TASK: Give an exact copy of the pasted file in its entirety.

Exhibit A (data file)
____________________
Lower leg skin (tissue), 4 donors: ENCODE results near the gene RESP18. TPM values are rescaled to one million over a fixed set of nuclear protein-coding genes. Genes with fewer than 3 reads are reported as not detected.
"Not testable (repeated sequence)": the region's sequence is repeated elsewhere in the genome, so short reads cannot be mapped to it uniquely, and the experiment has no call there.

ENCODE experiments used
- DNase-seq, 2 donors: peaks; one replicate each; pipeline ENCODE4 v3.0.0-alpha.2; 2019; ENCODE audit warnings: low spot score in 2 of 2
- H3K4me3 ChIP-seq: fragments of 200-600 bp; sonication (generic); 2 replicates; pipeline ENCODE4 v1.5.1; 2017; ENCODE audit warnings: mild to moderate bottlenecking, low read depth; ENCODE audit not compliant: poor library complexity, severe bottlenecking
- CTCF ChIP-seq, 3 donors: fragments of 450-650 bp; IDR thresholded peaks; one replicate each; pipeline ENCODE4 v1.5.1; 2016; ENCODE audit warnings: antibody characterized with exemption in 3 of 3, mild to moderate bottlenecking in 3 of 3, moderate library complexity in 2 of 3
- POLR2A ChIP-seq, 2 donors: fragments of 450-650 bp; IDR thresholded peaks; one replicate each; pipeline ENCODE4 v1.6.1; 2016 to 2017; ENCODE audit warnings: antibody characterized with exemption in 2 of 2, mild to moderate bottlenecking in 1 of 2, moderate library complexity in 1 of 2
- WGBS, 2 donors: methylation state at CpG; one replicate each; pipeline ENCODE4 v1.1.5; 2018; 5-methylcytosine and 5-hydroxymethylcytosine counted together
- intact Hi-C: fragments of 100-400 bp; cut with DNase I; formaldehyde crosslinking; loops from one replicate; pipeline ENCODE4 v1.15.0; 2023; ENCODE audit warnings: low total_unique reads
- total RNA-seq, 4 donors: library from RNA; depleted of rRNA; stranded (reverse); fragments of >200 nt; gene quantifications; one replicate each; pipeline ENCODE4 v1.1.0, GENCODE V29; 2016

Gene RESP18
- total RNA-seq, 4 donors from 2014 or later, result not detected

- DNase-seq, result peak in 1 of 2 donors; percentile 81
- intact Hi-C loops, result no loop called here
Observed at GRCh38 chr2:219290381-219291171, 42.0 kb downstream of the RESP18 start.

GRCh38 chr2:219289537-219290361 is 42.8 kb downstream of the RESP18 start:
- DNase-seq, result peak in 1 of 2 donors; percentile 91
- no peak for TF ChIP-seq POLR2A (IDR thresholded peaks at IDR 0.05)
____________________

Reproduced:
Lower leg skin (tissue), 4 donors: ENCODE results near the gene RESP18. TPM values are rescaled to one million over a fixed set of nuclear protein-coding genes. Genes with fewer than 3 reads are reported as not detected.
"Not testable (repeated sequence)": the region's sequence is repeated elsewhere in the genome, so short reads cannot be mapped to it uniquely, and the experiment has no call there.

ENCODE experiments used
- DNase-seq, 2 donors: peaks; one replicate each; pipeline ENCODE4 v3.0.0-alpha.2; 2019; ENCODE audit warnings: low spot score in 2 of 2
- H3K4me3 ChIP-seq: fragments of 200-600 bp; sonication (generic); 2 replicates; pipeline ENCODE4 v1.5.1; 2017; ENCODE audit warnings: mild to moderate bottlenecking, low read depth; ENCODE audit not compliant: poor library complexity, severe bottlenecking
- CTCF ChIP-seq, 3 donors: fragments of 450-650 bp; IDR thresholded peaks; one replicate each; pipeline ENCODE4 v1.5.1; 2016; ENCODE audit warnings: antibody characterized with exemption in 3 of 3, mild to moderate bottlenecking in 3 of 3, moderate library complexity in 2 of 3
- POLR2A ChIP-seq, 2 donors: fragments of 450-650 bp; IDR thresholded peaks; one replicate each; pipeline ENCODE4 v1.6.1; 2016 to 2017; ENCODE audit warnings: antibody characterized with exemption in 2 of 2, mild to moderate bottlenecking in 1 of 2, moderate library complexity in 1 of 2
- WGBS, 2 donors: methylation state at CpG; one replicate each; pipeline ENCODE4 v1.1.5; 2018; 5-methylcytosine and 5-hydroxymethylcytosine counted together
- intact Hi-C: fragments of 100-400 bp; cut with DNase I; formaldehyde crosslinking; loops from one replicate; pipeline ENCODE4 v1.15.0; 2023; ENCODE audit warnings: low total_unique reads
- total RNA-seq, 4 donors: library from RNA; depleted of rRNA; stranded (reverse); fragments of >200 nt; gene quantifications; one replicate each; pipeline ENCODE4 v1.1.0, GENCODE V29; 2016

Gene RESP18
- total RNA-seq, 4 donors from 2014 or later, result not detected

- DNase-seq, result peak in 1 of 2 donors; percentile 81
- intact Hi-C loops, result no loop called here
Observed at GRCh38 chr2:219290381-219291171, 42.0 kb downstream of the RESP18 start.

GRCh38 chr2:219289537-219290361 is 42.8 kb downstream of the RESP18 start:
- DNase-seq, result peak in 1 of 2 donors; percentile 91
- no peak for TF ChIP-seq POLR2A (IDR thresholded peaks at IDR 0.05)